What is one to believe? I can't think of another hobby where the signals are so mixed or confusing as in this pastime of collecting ancient coins. For example, Eric McFadden- who writes an insightful column about the ancient coin marker for Minerva magazine- recently pointed out that, adjusted for inflation, ancient coins are selling at 1960s prices. That would mean, by most capitalist standards, that there is either a shortage of buyers or there is a surplus of product. There can hardly be a shortage of buyers- the ancient coin market has benefitted in the past few years from massive defections from the U.S. and modem coin collector ranks. It may be true that certain types of coins are not selling as well as they did in the pre-recession days, but there are plenty of new buyers for the brand of stock generally referred to in the trade as "collector coins". Are there so many of these "collector coins" around that their sheer mass holds prices down? Well, apparently not. Dealers from coast to coast are bemoaning the fact that attractive stock is getting hard to replace. What then is the cause of this apparently undervalued market?
I think that a good share of the blame-or the credit, depending on your point of view-goes to that old nemesis of all businesses: Cash Flow! As a group, dealers have been tightening their belts for the past few years. When sales fall off, and the overhead doesn't, the first thing to feel the pinch is replacement stock. Of course, the nicest coins disappear first. The remaining stock becomes stagnant, and the dealer is forced into a buying pattern that is limited to coins which will "turn" quickly. Coins which sell quickly fall into two basic categories: those coins that everyone covets and those coins that a few collectors with very deep pockets covet. In either case, dealer activity centers on these issues because this is the area where sufficient quantities of cash will flow. The remainder of the market is virtually abandoned, and dealers will often sell older stock at cost or below simply to raise capital so they can buy more quick-turn stock
The net result of this subtle but insidious trend is that the real wealth of the hobby, the art and history of these ancient treasures, is left untended and unnurtured. Rare is the dealer that did not begin as a collector, and rarer yet is the dealer that did not originally specialize in "co1lector coins". Many of the prestigious firms in business today should well remember the day when mint was not a condition but a place; and ancient coins didn't come with "original luster". Isn't it ironic that those were the days when ancient coins were really worth something? Sure, we have our $million decadrachms today, but at what price?
Since this is a forum where I get to exercise my editorial license, here's my opinion about why ancient coin prices, on the whole, remain low.
Ancient coins come in myriad varieties and the vast majority of them have never been studied in depth. This is especially true of certain general categories like Greek bronzes; late Roman issues; Byzantine and Islamic coins. Regardless of rarity, many of these coins are treated by a growing number of "upscale" dealers as junk box coins. Aside from the occasional cherry-picking col lector who happens to take a fancy to a particular series of coins, these accumulations are generally sold as curiosities.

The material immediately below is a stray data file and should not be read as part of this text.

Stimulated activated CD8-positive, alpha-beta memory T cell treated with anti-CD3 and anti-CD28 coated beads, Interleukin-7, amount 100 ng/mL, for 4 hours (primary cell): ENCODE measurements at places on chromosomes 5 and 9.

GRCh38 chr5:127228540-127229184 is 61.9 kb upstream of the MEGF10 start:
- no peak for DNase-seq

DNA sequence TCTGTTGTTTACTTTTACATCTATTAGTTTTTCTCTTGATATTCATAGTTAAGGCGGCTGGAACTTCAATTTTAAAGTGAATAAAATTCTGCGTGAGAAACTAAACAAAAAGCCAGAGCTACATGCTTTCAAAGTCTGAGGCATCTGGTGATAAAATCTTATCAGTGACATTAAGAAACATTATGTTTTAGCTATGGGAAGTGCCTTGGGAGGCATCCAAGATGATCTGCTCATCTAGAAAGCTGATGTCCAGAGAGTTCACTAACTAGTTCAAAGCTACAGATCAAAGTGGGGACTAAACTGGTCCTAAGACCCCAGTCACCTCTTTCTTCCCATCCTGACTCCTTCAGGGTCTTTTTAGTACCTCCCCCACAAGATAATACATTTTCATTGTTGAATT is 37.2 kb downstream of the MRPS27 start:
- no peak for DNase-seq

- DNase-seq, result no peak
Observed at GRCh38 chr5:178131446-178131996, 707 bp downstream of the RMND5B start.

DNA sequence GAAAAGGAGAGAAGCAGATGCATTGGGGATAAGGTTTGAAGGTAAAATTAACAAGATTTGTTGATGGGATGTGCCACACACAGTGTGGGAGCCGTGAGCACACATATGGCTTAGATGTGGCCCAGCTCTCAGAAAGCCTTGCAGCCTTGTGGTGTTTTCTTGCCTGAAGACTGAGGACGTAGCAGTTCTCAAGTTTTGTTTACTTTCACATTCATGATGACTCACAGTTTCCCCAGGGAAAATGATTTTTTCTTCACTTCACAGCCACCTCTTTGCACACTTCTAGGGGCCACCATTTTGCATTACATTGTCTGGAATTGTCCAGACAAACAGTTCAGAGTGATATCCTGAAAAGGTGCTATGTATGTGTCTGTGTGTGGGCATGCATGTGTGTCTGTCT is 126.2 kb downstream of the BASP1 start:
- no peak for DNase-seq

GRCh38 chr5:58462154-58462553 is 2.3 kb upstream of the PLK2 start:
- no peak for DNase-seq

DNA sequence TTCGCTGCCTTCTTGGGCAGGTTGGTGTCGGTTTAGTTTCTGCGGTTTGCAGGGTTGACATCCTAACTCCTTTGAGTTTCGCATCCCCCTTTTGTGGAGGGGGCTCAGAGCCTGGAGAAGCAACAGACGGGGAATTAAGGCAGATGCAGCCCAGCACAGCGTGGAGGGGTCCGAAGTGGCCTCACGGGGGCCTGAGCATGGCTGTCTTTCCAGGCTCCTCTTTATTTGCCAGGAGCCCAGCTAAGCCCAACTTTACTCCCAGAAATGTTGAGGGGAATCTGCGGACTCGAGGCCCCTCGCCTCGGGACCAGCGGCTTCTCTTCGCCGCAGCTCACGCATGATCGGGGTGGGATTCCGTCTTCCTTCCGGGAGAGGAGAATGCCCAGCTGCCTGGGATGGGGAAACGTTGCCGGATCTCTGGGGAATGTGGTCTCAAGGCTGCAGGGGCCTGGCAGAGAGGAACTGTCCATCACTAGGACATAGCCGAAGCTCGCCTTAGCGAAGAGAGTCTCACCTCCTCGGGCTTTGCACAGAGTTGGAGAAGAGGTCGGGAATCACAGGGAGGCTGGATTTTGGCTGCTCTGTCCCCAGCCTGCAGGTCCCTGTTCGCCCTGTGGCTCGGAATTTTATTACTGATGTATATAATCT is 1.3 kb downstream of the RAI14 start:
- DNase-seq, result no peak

Once someone takes the time and effort to make a series accessible, prices jump dramatically because the supply is understandably far short of demand. This accessibility might come in the form of a publication, or a notable collection, or even in the form of a hoard. I recall not too awfully long ago that folies of the tetrarchy were a dead horse. They were visually unsellable. Along came a nice hoard and the whole series came to life. Stock that sat in dealers' trays for years suddenly vanished overnight. A little closer to home, have you seen any $5 Turkoman bronzes lately? $10.00? How about $20.00? The Sassanian dirhams that used to go for $2 a piece is history (pardon the pun) and Parthian drachms are no longer treated like intermission at the big auctions.
The prices that coins bring are definitely related to popularity, but aside from the ubiquitous Owl and the Alexander tetradrachm, popularity can dry up the supply pretty quickly. It is obvious that the market needs a broader popularity base. The broader the base, the better for both dealers and collectors. Consequently, it behooves all of us to learn more about the coins we sell and collect. If we continue to focus strictly on a few "hot" issues, the hobby will become boring and lose favor with its many new converts.
One of our objectives in The Celator is to present a broad variety of information about ancient coins. We are dependent, however, on the submissions from our cadre of authors. If there is an area that you see lacking in our coverage, send us an article. If you're a little intimidated by the prospect, call or write and ask for our help. We're pretty easy to deal with- most of the time! If you won't write an article, at least take a moment and send us your point of view.